‘I suppose they think I’m gone from their lives, what with Scotland and now all this. I did manage to send Sam a cheery text the other day.’

‘He didn’t tell me. Get any reply?’

‘“Hi Si luv u Sam.” That sort of thing. Is he all right?’

Cat’s face had clouded. ‘Ask me how Hannah is, answer, great. Fine. Busy being Hannah. Ask about Felix – robust and well and busy being nearly three. But Sammy …’

‘Remember his age – and the new school.’

‘Yes, I see boys of eleven, twelve who are definitely adolescent. Sam isn’t there yet. To start with he’s still quite small for his age. School seems all right, in so far as I can get anything out of him. That’s the thing – I don’t. I don’t get a word out of him about most things … He isn’t rude, he’s just silent, and Sam was always a gasser, you know that.’

‘It’s his age, the new school and he misses Chris. Nothing worse.’

‘Those are quite a lot all at once.’

She looks older, Simon thought, though perhaps what he saw on her face were the indelible marks of grief, and the more temporary ones of tiredness.

‘He buries himself in a book or a computer game. He used to fight with Hannah, now he just ignores her completely. It makes me wonder whether I ought to give up the idea of doing this palliative care course.’

‘Of course you shouldn’t and you know it.’

Cat poured cream into a jug. ‘I think I’ll have some of this crumble. Comfort food.’

‘Tell me about the course.’

She outlined the King’s College diploma and what difference it could make to her work at the hospice. ‘Judith has said she’ll have the children when I go to London. I couldn’t do it without her – well, without them.’

Simon wondered if she knew that he and Judith had had dinner. If she did, she gave no sign of it. He guessed that Judith had tactfully thought it should come from him if he wanted Cat to know.

He leaned back. ‘I’m not going to stay too late, I need to sleep.’

‘Did you sleep well in Scotland?’

He had not told her about Kirsty McLeod.

‘Air’s like chloroform.’

‘You’re welcome to stay here.’

‘Thanks, but I need my own bed. Besides, if anything happens, I’ll get called and that’ll wake everybody.’

‘Do you think anything will?’

He got up and stretched. ‘It’s what we’re all afraid of.’

‘Meanwhile, I guess the girls are still out there.’

‘A few. They don’t seem to be bussing the foreign girls over from Bevham – the pimps don’t want any trouble.’

‘Aren’t they afraid of the killer going over there?’

‘He won’t. This is a local thing. He’s got his patch.’

Cat shuddered. ‘You know, when we had that first meeting – the Magdalene Group thing – people were talking about the risks involved in prostitution, about STDs, violence, drugs, general risk of being ill if you spend your nights out on the street – and “the moral risk”, as Ruth Webber kept saying. “The moral risk.” But nobody dreamed of this.’

‘Maybe you should have done. It’s happened before.’

‘The whole idea seemed a bit naive, and Ruth was so evangelical about it – but then, she is. And now she’s missing. Why would a woman like that just – go off? Have you talked to Stephen Webber?’

‘The sergeant who interviewed him felt he was being a bit cagey – something he couldn’t quite put his finger on. He didn’t refuse to answer any questions, he wasn’t unhelpful – there was just something. But this sort of thing takes people in funny ways. They clam up, they panic, they babble on about nothing, they’re sick in front of you, they get hysterical. It’s unpredictable. Are you likely to see him?’

‘What, Stephen Webber? You mean professionally?’

‘No, around the place – cathedral?’

‘I try not to. He makes himself scarce on choir nights and if I go to the early service, it’s usually Miles Hurley taking it. You’re more likely to bump into the Dean than me, given that you live a hundred yards away.’

‘Right. Do you think the marriage is sound?’

‘I’d say it was an – unusual marriage. No children. I think her determination to run the cathedral after she has turned it upside down and put it back together her way is maybe a bit of displacement activity – but that’s cod psychology. For all I know they didn’t want any children. They don’t seem at odds with one another though – I doubt if she ran away after a row.’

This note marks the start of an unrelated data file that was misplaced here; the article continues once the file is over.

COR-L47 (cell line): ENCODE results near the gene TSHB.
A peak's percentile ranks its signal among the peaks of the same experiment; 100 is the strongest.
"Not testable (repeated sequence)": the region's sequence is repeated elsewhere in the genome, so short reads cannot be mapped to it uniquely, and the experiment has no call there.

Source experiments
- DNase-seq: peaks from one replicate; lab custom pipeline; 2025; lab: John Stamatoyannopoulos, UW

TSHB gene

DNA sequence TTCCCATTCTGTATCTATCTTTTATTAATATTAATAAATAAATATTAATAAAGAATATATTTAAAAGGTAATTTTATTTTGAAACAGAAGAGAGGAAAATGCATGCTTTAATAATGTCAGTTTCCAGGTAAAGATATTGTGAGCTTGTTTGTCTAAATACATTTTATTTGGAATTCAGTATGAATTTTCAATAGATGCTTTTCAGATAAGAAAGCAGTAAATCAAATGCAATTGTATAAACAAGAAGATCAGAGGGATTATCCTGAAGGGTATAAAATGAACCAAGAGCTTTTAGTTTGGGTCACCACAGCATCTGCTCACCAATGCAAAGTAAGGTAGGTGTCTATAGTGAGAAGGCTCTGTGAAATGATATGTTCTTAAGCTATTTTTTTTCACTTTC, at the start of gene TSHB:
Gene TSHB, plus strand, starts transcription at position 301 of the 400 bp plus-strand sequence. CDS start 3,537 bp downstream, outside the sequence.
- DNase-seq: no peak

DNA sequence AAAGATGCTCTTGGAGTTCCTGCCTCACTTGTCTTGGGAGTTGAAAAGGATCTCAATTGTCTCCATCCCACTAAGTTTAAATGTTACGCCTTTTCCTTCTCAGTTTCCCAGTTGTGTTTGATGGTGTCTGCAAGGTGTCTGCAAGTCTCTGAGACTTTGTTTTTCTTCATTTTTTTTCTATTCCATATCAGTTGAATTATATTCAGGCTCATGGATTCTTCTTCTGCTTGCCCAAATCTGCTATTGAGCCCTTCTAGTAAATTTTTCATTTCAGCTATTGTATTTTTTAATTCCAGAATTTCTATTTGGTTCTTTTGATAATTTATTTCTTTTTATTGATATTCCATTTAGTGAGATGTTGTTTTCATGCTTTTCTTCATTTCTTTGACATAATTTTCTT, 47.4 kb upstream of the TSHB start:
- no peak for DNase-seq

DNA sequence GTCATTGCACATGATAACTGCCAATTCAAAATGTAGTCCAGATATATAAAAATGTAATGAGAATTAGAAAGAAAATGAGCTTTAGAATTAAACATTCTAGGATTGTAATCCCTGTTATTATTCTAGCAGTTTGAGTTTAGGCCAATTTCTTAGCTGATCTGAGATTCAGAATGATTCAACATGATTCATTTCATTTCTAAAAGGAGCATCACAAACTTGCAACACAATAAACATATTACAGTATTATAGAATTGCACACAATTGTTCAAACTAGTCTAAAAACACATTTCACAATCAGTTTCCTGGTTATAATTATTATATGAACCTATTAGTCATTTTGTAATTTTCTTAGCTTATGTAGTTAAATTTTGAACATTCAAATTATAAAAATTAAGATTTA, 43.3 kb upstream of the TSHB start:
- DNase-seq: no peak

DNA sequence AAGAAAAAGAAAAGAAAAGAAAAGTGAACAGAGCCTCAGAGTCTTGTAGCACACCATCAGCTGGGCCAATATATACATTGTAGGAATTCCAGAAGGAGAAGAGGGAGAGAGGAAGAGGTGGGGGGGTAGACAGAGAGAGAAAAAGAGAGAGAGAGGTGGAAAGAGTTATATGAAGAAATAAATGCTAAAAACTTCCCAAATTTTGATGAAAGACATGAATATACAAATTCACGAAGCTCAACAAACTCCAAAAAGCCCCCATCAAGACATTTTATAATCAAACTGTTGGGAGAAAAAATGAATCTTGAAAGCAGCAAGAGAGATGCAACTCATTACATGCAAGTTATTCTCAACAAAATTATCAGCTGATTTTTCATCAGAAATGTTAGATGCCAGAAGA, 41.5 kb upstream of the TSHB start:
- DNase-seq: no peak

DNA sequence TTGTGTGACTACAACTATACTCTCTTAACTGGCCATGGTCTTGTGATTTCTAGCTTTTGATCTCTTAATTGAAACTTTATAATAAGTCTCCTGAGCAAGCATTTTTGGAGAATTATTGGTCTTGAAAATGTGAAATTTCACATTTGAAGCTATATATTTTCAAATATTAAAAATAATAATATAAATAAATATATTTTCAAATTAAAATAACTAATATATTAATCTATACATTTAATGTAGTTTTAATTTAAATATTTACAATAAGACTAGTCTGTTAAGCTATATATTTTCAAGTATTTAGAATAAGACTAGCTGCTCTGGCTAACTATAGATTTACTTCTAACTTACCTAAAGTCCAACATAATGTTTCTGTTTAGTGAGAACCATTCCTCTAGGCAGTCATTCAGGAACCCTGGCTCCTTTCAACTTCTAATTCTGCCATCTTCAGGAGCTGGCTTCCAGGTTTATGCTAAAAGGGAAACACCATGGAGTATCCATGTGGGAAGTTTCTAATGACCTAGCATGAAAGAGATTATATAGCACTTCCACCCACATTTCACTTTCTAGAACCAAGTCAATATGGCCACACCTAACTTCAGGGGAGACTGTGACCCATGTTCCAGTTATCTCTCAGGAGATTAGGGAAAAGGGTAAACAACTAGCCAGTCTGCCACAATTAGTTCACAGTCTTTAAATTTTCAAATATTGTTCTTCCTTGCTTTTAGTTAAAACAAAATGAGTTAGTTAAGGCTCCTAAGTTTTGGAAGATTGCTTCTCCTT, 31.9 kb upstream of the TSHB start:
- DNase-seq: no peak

Someone was flashing a light into his eyes and kicking him in the ribs, not very hard but persistently, shove, shove, shove, flash flash flash. He rolled away and buried his head in his arm, but the kicking went on in the small of his back. At least he couldn’t see the light any more.

His head was the usual painful fuzz and his body ached, his mouth tasted foul.


Shit. He rolled further away and came up against something hard.

‘You’re outta here, GERRUP.’

He managed to open his eyes. He had rolled up against the wall.

The next kick hurt low down.

‘Fuck you!’ Jonty Lewis sat up suddenly and lashed out with his left leg, but whoever it was jumped away.

‘Gerrup and f*ck off, Lewis.’

He had come here a few nights ago – two? Four? He hadn’t much sense of that. He’d walked and hitched and hitched again and been thrown out of a lorry onto the verge. He remembered that. Then he’d found his way to the edge of the town and the waste ground behind the car park where he knew they all fetched up. It had been dark and wet but they were there. He’d nicked a wad of money from the first lift. The driver had gone for a leak and he’d stayed in the cab, and there it had been, under a roll of greasy rag in the door pocket. He’d almost laughed out loud. The guy had come back, even bought him a can of Coke, and then dropped him at the roundabout.

He’d no idea how much money there was but enough. He’d found them and bought a fix, and another, and said he’d pay to sleep on the floor of the squat. That was the last he remembered apart from some blurred memory of a lot of noise and his head spinning.

Now the light was in his face again. Flash, flash, flash.

It wasn’t daylight – it was a fu**ing torch shining into his eyeballs.

‘What the f*ck …’

Next thing, he was banged up against the wall in one swift move, hands were round his throat and someone with snake’s breath was yelling in his face.

‘You’re gerring out, right, cos we don’t want fuckin’ stranglers here, right? Now shift it.’

‘What? What you talking about? Who’s a strangler?’

‘You are, ent you, you’re the fuckin’ strangler, you killed your girlfriend, you did them others in, you’re scum.’

Jonty managed to shove him back using his knee. The man yelped and swore.

‘OK, what the f*ck are you on about? Who’s been strangled? Whose girlfriend?’

‘Yours, shithead. What’s her name, Marie? That one. And the others.’

Jonty shook his head to clear it and a pain shot up the back of his neck and over the top like a lightning bolt.